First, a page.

We are calling on the Northern Ireland and UK governments to take action to reduce levels of anxiety
of adults in Northern Ireland experienced anxiety that interfered with their daily lives in the past two weeks.
of adults in Northern Ireland with feelings of anxiety feel anxious about being able to pay the bills.
of adults in Northern Ireland with feelings of anxiety say they are not coping well.
We published research today showing that almost six in ten adults in Northern Ireland (58%) experienced anxiety that interfered with their daily lives in the previous two weeks.
On the first day of Mental Health Awareness Week (15 to 21 May 2023), we are raising the alarm about the impact of anxiety across Northern Ireland as we publish our new report, Uncertain Times: Anxiety in the UK and how to tackle it. The paper outlines the prevalence of anxiety across the population, the key drivers in the wake of the pandemic and cost-of-living crisis and recommendations for governments to reduce anxiety levels and support good mental health. Among the recommendations is a call for the funding to deliver the 10-year mental health strategy to be allocated, particularly for the Early Intervention and Prevention Action Plan.
Polling of 1000 adults in Northern Ireland (conducted on our behalf by Opinium) found that almost three-quarters (74%) had felt anxious at least sometimes in the previous two weeks. Almost a quarter (23%) of those with feelings of anxiety felt anxious to the extent that it stopped them from doing what they’d like or need to do. Nearly one in five people (19%) felt anxious most or all of the time.
Despite anxiety being so common, stigma and shame play a part in how people deal with anxiety. Nearly half of the adults in Northern Ireland (48%) with feelings of anxiety keep it a secret. This suggests that although there has been progress in discussing mental health more openly in recent years, significant numbers of people are still not comfortable talking about their own experiences.
Worryingly, nearly one in three people (28%) with feelings of anxiety say they are not coping well with those feelings. This is worrying because chronic (or long-term) anxiety is associated with a higher risk of physical or mental health problems.
The results of the polling make it clear that financial stress is giving rise to anxiety across Northern Ireland, showing that existing support for people who are struggling does not go far enough. The most commonly reported cause of anxiety in the past two weeks was being able to afford to pay bills, reported by more than one-third (34%) of respondents, while 42% said that financial security would help prevent anxiety.
Karen Hall, Head of Northern Ireland for the Mental Health Foundation, said:
“People across NI are experiencing levels of anxiety that are stopping them from living their lives, with many not speaking out and struggling to cope. More can and must be done to protect our mental health. A big focus of our Mental Health Awareness Week is to encourage people to share their experiences with anxiety and increase understanding of the steps we can take. However, the scale of the problems requires change that goes beyond individual action.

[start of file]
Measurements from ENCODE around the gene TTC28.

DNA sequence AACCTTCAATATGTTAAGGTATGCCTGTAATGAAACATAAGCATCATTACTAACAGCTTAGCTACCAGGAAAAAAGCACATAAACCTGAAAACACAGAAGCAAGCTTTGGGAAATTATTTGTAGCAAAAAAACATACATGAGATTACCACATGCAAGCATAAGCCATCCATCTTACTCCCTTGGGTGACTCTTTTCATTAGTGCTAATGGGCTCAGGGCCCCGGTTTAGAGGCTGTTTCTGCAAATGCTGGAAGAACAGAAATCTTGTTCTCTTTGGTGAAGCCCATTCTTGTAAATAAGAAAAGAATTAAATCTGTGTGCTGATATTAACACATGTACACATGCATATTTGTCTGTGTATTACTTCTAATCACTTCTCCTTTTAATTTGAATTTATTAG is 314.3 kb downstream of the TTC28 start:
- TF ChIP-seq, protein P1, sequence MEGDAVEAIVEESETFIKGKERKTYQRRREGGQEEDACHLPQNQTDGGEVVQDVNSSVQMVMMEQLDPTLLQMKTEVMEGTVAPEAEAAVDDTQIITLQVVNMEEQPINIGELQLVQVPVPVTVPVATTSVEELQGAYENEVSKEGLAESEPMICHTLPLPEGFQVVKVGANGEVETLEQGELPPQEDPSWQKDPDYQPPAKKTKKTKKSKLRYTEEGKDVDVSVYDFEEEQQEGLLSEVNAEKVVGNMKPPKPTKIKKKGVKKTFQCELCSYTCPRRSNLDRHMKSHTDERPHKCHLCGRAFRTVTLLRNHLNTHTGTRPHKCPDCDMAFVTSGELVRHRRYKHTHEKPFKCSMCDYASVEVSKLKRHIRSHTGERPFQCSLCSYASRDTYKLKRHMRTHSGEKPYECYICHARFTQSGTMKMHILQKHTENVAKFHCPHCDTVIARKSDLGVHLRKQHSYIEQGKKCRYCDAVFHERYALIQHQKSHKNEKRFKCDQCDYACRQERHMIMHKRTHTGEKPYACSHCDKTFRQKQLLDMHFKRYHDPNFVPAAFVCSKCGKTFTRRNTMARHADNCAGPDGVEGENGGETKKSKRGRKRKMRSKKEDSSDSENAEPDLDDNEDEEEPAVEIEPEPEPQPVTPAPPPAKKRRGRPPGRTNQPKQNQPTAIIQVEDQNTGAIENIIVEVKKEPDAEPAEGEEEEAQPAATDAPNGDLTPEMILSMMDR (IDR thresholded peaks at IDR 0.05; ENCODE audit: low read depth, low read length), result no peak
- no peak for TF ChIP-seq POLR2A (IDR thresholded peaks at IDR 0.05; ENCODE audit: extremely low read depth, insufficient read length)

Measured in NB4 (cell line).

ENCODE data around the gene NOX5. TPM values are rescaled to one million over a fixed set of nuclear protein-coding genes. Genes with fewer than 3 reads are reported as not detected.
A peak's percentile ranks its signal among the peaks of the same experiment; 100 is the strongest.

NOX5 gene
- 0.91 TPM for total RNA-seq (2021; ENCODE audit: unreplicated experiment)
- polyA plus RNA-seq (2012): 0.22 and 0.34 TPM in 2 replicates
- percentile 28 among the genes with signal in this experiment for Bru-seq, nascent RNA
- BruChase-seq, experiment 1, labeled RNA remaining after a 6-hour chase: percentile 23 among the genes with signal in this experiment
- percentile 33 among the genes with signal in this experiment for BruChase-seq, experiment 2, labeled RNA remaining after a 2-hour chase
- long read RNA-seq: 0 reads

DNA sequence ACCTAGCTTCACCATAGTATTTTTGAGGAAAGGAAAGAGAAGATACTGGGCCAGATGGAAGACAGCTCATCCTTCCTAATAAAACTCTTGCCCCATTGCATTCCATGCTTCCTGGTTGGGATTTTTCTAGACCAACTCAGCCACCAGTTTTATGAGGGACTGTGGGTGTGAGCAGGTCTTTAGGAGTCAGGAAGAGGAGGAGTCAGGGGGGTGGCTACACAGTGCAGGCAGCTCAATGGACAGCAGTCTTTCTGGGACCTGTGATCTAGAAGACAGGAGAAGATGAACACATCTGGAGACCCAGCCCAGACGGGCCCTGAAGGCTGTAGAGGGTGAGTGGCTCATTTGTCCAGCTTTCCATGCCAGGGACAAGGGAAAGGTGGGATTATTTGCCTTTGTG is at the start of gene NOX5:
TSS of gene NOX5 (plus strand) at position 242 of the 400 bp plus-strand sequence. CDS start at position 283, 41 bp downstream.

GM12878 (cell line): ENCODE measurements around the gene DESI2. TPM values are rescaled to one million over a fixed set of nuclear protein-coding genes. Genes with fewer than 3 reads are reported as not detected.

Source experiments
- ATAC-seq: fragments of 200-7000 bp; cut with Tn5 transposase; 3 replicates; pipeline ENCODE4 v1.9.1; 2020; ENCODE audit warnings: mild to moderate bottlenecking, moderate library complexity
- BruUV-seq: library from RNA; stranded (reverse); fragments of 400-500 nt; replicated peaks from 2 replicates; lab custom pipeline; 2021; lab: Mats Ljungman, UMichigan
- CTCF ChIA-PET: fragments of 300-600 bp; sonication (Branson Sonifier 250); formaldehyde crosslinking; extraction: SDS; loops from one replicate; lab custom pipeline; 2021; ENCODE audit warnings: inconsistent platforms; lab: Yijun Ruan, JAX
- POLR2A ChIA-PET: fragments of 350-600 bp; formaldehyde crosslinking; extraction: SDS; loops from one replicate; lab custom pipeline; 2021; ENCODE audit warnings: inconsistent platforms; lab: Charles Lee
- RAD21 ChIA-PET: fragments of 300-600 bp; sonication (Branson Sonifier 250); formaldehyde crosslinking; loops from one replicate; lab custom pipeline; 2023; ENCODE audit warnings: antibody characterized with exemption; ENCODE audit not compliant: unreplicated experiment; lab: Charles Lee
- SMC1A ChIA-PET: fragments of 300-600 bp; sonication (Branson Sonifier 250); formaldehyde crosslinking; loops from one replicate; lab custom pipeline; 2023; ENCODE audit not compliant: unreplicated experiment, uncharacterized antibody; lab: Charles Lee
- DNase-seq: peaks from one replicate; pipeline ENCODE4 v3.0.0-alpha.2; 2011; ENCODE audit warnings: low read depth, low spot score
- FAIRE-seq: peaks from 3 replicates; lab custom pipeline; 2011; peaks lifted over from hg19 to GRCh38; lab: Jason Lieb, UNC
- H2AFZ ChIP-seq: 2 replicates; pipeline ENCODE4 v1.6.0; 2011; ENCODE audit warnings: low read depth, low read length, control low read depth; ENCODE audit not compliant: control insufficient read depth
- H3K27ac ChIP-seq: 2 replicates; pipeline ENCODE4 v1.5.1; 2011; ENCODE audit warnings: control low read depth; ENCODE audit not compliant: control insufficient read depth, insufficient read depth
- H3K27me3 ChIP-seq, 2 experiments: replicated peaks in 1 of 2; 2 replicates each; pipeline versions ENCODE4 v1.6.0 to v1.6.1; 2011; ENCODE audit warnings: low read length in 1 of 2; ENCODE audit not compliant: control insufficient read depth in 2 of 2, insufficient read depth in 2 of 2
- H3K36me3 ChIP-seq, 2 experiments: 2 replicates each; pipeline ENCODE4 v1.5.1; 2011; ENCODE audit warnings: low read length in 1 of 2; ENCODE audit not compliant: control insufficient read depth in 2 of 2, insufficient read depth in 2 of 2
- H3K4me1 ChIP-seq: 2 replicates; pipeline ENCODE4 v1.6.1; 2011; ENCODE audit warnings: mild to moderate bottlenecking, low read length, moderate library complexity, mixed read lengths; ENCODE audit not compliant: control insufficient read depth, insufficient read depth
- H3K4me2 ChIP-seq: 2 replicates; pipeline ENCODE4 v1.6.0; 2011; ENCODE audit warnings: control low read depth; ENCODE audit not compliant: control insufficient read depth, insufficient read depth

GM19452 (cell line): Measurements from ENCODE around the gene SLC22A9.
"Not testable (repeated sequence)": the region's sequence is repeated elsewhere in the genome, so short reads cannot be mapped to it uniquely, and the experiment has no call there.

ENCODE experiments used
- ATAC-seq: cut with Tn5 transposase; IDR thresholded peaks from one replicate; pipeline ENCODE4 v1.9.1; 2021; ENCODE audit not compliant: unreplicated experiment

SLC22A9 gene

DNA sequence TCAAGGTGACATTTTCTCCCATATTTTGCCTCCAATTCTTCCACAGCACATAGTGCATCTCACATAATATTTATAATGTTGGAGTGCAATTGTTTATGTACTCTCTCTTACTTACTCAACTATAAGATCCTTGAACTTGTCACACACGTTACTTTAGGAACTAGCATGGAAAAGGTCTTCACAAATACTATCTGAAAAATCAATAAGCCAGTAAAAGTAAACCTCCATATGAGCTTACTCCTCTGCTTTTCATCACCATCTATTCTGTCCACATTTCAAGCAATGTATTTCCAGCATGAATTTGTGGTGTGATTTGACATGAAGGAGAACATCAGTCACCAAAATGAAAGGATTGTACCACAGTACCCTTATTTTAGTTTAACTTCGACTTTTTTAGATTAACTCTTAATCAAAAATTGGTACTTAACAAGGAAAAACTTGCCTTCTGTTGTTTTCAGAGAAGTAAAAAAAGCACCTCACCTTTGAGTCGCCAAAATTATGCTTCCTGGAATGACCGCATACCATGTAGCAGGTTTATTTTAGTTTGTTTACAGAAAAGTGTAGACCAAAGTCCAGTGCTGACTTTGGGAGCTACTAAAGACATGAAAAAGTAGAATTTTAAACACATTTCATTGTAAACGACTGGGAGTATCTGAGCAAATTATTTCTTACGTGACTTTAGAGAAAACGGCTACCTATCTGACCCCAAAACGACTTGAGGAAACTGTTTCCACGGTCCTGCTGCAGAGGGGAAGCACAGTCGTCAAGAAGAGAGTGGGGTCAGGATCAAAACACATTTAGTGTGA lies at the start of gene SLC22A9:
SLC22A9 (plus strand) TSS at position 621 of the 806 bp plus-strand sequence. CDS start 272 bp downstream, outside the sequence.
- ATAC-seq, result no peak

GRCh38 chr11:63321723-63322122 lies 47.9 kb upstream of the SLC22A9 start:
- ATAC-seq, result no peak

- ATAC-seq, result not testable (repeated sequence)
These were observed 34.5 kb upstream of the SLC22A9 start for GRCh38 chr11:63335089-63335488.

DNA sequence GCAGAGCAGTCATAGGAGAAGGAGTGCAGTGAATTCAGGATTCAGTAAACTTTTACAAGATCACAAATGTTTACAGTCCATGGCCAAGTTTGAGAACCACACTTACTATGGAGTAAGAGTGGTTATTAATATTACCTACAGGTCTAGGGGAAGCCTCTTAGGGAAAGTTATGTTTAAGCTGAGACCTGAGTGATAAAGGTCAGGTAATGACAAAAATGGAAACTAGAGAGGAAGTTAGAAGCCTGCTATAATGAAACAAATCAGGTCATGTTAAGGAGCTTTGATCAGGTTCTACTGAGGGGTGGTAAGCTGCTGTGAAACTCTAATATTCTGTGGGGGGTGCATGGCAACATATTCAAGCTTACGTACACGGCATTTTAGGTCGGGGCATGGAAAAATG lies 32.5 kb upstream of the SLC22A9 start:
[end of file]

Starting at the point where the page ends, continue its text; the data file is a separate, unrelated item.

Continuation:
“We need a stable government in NI that can deliver on the promised actions in the Mental Health Strategy. We also need the many other strategies that have yet to be published, particularly the anti-poverty strategy to be taken forward. The budgetary decisions being taken in NI now will significantly impact people’s mental health, particularly children and young people. We need sustainable investment models and long-term planning focusing on preventing poor mental health, including anxiety.
“Good mental health should be the measure of a thriving society, and we need that goal to drive our governments’ decisions.”
Karen Hall - Head of Northern Ireland for the Mental Health Foundation
We need to recognise and be honest about the causes of and solutions to high levels of anxiety. We can’t treat our way out of a mental health crisis; we need action which tackles the root causes of poor mental health, including poverty, financial strain, and inequalities.
Our latest report, Uncertain Times: Anxiety in the UK and how to tackle it
In the paper published today, we are calling for urgent action from both the Northern Ireland and UK governments to alleviate the pressures of the rising cost-of-living as part of these preventative, cross-government plans. This must include ensuring social security benefits cover life’s essentials so people are not forced to skip meals or forgo heating their homes and debt-relief programmes.
We hope that our Mental Health Awareness Week campaign can give people an opportunity to speak out about how anxiety affects them, share their experiences, get tips and advice for how to manage feelings of anxiety and find out about what further support is available.
We are the home of Mental Health Awareness Week
Notes to editors
Polling of 1000 adults aged 18+ in Northern Ireland was conducted by Opinium between 24 March and 3 April 2023. Figures are weighted to be nationally representative.
About Mental Health Awareness Week
- The Mental Health Foundation is the home of Mental Health Awareness Week, which was first set up the week in 2001.
- This year the theme of Mental Health Awareness Week is anxiety.
About the Mental Health Foundation
- Our vision is for good mental health for all.
- The Mental Health Foundation works to prevent mental health problems.
- We drive change towards a mentally healthy society for all and support communities, families and individuals to lead mentally healthy lives with a particular focus on those at greatest risk.
- Mental Health Foundation is committed to promoting an anti-racist, inclusive community where we can all be ourselves.
- The Mental Health Foundation relies on voluntary donations to provide evidenced-based advice and carry out vital work to prevent poor mental health.